St. Louis Park approves agreement with Verizon to install small cell phone antennas

Verizon is seeking to install small cell phone antennas, like this one shown in Minneapolis, in the West End area of St. Louis Park. (Submitted photo)
Verizon is seeking to install small cell phone antennas, like this one shown in Minneapolis, in the West End area of St. Louis Park. (Submitted photo)

The St. Louis Park City Council reluctantly approved an agreement with Verizon to install small cell phone antennas on utility poles.

Separately, the city built a 70-foot tower of its own in Westwood Hills Nature Center, but the new tower supports water meter reading signals rather than cell phone signals.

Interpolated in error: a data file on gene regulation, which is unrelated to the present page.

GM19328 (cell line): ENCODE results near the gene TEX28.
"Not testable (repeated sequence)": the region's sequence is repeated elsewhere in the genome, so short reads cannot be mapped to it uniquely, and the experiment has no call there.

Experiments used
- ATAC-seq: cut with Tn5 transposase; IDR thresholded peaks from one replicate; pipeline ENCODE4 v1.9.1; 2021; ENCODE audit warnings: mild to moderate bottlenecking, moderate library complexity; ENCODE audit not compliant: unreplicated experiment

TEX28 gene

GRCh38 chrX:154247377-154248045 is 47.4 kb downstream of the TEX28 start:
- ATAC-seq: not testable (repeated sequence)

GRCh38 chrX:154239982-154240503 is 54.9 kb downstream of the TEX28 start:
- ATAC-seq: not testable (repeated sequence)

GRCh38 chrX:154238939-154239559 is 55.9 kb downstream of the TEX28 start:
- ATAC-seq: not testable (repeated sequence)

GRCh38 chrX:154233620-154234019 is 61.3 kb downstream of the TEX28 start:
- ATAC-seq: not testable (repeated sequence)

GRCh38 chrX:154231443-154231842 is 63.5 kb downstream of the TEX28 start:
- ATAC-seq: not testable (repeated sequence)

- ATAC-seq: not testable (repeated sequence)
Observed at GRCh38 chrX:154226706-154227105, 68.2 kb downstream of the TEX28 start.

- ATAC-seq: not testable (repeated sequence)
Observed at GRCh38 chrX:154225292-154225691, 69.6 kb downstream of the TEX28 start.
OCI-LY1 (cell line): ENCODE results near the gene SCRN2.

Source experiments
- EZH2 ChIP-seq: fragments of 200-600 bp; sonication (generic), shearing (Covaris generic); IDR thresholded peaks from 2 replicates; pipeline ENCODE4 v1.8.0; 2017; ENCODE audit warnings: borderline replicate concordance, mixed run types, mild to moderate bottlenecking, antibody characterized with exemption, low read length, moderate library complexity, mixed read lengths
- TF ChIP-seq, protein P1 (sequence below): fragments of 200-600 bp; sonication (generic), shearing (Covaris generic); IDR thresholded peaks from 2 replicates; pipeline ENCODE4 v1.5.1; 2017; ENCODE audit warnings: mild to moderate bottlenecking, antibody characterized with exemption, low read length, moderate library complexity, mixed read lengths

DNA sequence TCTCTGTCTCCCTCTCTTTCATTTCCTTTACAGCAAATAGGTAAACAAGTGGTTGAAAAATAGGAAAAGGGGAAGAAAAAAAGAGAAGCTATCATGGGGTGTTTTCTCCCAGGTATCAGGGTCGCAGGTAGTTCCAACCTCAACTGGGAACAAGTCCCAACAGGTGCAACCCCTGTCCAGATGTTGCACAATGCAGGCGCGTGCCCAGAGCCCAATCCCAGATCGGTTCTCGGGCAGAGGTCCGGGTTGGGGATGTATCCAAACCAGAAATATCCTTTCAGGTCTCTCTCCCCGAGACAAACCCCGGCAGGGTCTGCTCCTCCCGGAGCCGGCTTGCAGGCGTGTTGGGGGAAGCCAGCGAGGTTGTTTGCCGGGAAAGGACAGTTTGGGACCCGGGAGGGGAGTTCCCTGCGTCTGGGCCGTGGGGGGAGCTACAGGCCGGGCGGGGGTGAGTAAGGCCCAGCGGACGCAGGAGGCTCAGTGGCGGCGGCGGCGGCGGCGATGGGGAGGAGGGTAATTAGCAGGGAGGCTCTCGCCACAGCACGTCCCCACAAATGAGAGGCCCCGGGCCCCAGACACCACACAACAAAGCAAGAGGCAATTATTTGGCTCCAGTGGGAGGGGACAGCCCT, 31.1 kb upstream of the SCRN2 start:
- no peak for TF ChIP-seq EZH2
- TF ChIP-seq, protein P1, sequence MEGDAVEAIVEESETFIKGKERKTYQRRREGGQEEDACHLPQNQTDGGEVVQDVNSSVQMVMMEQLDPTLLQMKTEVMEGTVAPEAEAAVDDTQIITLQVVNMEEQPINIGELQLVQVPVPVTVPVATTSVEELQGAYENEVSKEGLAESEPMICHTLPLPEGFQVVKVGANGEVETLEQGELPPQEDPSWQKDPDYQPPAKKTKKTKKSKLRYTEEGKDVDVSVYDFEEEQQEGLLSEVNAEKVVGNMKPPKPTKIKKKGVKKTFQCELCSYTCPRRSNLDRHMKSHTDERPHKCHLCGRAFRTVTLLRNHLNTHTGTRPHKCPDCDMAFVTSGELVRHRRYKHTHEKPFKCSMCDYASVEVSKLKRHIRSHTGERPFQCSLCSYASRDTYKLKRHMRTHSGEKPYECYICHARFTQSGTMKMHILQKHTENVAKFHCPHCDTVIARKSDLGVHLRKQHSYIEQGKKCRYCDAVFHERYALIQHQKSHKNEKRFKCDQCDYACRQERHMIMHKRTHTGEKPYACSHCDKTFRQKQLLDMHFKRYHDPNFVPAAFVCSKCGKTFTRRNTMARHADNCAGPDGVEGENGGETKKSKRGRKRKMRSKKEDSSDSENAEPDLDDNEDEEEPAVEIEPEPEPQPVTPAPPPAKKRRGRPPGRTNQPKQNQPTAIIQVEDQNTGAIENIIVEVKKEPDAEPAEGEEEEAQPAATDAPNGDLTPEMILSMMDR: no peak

The agreement with Verizon, which the council approved 6-1 Feb. 21, arose after telecommunications providers approached the city in 2014, according to Phillip Elkin, senior engineering project manager for the city. The companies sought the city’s permission to place antennas on city right-of-way on streetlights.

“We didn’t know anything about it,” Elkin said.

The city put together a task force of staff members to study the issue.

“It’s important for our residents to have this technology, to improve their cellular service and data on their cell phones, but we had concerns about how it would work within our infrastructures, how it would be maintained, if it would be blocking traffic or blocking sight lines or just how it would work with our infrastructure that we needed to maintain,” Elkin said.

The task force ultimately came up with the idea for a master license agreement with each major cell phone provider that sought an agreement. The agreement would allow providers to submit an application for each pole that would host an antenna. City staff members would review each application and approve or deny it based on its merits.